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OSHA News Release
Region 1

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Region 1 News Release: 07-1907-BOS/BOS 2007-383
Wed., Dec. 19, 2007
Contact: Ted Fitzgerald
Phone: 617-565-2074

Cave-in hazard in Boston's Back Bay leads to U.S. Labor Department OSHA citations for Walpole, Mass., contractor

BRAINTREE, Mass. -- An unprotected excavation in Boston's Back Bay neighborhood has resulted in the U.S. Department of Labor's Occupational Safety and Health Administration (OSHA) proposing a total of $27,000 in fines against a Walpole, Mass., contractor for a total of five alleged willful and serious violations of excavation safety standards.

Employees of Atlantic Drain Service Co. Inc. were performing sewer repair work for the Four Seasons Hotel at the corner of Boylston and Charles Streets when OSHA began its inspection on July 25, after receiving reports of employees working in an unprotected excavation.

OSHA found Atlantic employees working in a 12-feet-deep, straight-cut trench that lacked any protection against a cave-in of its sidewalls. Such protection is required whenever employees enter an excavation five feet or more in depth.

"The walls of an unprotected trench can collapse in an instant and bury employees beneath tons of soil and debris before they have a chance to react or escape," said Brenda Gordon, OSHA's area director in Braintree. "While it's fortunate that no cave-in occurred this time, the possibility of death or serious injury was real and present."

The company was issued one willful citation, carrying a proposed fine of $21,000, for the lack of cave-in protection. A willful violation is one committed with plain indifference to or intentional disregard for employee safety and health.

The inspection also resulted in four serious citations and an additional $6,000 in proposed fines for other trenching-related hazards. These included undermined and unsupported sidewalk sections adjacent to the trench, no hardhats for employees in the trench, a lack of employee training to recognize trenching hazards, and no inspection by a competent person who could have identified and corrected these hazards. A serious citation is issued when death or serious physical harm is likely to result from a hazard about which the employer knew or should have known.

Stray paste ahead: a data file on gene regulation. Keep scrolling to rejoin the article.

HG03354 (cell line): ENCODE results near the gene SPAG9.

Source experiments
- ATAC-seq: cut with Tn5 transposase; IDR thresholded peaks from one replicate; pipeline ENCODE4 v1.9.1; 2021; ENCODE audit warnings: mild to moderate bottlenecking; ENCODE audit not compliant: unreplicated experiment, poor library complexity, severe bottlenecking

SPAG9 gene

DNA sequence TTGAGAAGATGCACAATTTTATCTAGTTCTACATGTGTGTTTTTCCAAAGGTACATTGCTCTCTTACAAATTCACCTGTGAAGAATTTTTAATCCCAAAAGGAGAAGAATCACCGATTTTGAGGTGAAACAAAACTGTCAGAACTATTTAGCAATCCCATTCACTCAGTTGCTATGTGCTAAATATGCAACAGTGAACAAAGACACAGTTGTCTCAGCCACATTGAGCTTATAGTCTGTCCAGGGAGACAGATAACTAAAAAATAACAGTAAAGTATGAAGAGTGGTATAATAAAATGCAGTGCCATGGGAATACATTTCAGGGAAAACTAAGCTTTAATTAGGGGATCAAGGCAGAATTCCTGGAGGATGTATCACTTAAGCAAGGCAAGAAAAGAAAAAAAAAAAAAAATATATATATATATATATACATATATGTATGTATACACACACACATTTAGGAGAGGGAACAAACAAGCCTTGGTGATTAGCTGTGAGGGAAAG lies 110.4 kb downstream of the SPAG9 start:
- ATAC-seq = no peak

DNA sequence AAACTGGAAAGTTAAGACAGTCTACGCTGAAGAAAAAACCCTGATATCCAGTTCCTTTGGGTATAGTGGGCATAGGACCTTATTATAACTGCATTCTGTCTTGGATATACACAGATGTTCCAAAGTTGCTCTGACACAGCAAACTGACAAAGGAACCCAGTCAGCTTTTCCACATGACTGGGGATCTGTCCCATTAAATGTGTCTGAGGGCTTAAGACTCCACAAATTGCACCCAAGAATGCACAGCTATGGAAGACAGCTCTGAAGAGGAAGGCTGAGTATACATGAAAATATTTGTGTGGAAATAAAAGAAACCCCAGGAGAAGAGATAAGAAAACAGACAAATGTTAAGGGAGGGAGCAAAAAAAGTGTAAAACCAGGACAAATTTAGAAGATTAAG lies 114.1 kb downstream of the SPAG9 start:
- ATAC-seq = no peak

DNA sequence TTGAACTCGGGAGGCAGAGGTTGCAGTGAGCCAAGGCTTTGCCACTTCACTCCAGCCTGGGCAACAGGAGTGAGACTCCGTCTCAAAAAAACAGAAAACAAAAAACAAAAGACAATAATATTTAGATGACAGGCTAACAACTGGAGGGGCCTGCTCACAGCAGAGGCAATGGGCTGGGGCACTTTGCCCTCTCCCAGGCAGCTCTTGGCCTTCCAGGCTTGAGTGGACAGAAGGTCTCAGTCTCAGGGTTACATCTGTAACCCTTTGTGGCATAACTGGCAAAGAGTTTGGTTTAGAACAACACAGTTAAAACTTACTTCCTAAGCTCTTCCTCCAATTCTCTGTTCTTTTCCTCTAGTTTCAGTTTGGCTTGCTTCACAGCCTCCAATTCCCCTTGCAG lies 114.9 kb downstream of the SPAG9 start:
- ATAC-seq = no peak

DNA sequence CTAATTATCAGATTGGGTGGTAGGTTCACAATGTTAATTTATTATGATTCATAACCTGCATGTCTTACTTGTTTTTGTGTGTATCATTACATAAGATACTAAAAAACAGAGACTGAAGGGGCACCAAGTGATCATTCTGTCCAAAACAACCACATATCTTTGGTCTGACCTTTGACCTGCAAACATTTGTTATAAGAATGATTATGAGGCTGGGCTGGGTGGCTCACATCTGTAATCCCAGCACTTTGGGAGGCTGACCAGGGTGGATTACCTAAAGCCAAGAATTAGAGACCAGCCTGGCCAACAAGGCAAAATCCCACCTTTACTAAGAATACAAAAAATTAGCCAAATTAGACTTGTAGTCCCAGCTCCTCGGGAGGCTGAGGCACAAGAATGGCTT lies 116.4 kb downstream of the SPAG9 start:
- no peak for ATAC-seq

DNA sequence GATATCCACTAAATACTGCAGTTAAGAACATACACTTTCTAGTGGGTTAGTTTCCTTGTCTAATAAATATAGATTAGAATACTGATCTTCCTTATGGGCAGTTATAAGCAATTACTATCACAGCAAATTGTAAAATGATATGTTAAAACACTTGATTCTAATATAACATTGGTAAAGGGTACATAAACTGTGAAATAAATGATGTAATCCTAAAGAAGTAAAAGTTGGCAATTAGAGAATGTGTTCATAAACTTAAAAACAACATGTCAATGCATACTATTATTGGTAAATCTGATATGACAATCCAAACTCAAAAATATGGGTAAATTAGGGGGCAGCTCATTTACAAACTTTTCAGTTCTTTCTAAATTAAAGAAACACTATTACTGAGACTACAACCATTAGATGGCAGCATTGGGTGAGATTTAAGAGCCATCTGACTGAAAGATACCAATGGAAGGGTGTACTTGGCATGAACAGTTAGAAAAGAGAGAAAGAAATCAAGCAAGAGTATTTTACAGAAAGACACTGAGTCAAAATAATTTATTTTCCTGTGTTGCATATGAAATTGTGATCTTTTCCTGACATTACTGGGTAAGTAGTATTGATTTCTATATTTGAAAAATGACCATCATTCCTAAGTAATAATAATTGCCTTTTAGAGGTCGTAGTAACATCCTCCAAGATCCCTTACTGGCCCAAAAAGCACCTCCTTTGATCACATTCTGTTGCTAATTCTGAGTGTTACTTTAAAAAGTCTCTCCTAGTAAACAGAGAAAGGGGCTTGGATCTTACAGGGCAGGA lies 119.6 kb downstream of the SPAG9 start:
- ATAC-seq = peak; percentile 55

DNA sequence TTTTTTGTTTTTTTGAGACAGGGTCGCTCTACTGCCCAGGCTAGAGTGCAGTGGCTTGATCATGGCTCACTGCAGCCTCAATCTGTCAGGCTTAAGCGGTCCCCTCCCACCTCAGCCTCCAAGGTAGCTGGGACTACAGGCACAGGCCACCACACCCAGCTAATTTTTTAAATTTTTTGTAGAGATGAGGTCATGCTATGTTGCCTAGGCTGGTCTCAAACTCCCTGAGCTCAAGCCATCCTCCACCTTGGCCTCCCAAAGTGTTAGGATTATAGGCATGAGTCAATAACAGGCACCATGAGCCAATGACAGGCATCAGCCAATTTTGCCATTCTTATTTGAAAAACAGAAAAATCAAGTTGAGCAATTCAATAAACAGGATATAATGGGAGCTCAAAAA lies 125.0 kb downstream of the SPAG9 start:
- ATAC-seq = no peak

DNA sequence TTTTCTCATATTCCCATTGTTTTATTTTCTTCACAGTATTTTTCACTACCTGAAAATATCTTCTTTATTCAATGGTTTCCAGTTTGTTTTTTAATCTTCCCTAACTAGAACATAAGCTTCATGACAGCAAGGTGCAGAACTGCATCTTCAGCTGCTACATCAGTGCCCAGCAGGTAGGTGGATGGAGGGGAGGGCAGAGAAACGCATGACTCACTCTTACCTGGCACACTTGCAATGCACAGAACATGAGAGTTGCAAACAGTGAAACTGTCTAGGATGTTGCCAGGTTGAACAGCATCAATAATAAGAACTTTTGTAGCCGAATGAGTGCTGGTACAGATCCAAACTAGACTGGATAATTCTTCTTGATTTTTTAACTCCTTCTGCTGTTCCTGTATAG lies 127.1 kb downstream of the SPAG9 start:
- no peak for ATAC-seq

To help employers understand how to comply with regulations and protect employees, OSHA has posted a trenching "Quick Card," an interactive eTool and other detailed information on excavation safety on its Web site at

Atlantic Drain has 15 business days from receipt of its citations to request and participate in an informal conference with OSHA or to contest them before the independent Occupational Safety and Health Review Commission. This inspection was conducted by OSHA's Braintree Area Office (telephone 617-565-6924).

OSHA operates a vigorous enforcement program, conducting more than 39,000 inspections in fiscal year 2007 and exceeding its inspection goals in each of the last eight years. In fiscal year 2007, OSHA found more than 89,000 violations of its standards and regulations.

Under the Occupational Safety and Health Act of 1970, employers are responsible for providing safe and healthful workplaces for their employees. OSHA's role is to assure the safety and health of America's working men and women by setting and enforcing standards; providing training, outreach and education; establishing partnerships; and encouraging continual process improvement in workplace safety and health. For more information, visit


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